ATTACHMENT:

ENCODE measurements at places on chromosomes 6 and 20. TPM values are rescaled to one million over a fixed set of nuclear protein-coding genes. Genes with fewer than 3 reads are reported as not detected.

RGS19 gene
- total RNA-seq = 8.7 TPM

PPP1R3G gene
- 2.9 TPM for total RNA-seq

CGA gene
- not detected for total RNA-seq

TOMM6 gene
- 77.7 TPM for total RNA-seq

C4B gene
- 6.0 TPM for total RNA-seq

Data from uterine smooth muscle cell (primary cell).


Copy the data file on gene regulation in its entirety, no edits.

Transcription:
ENCODE measurements at places on chromosomes 6 and 20. TPM values are rescaled to one million over a fixed set of nuclear protein-coding genes. Genes with fewer than 3 reads are reported as not detected.

RGS19 gene
- total RNA-seq = 8.7 TPM

PPP1R3G gene
- 2.9 TPM for total RNA-seq

CGA gene
- not detected for total RNA-seq

TOMM6 gene
- 77.7 TPM for total RNA-seq

C4B gene
- 6.0 TPM for total RNA-seq

Data from uterine smooth muscle cell (primary cell).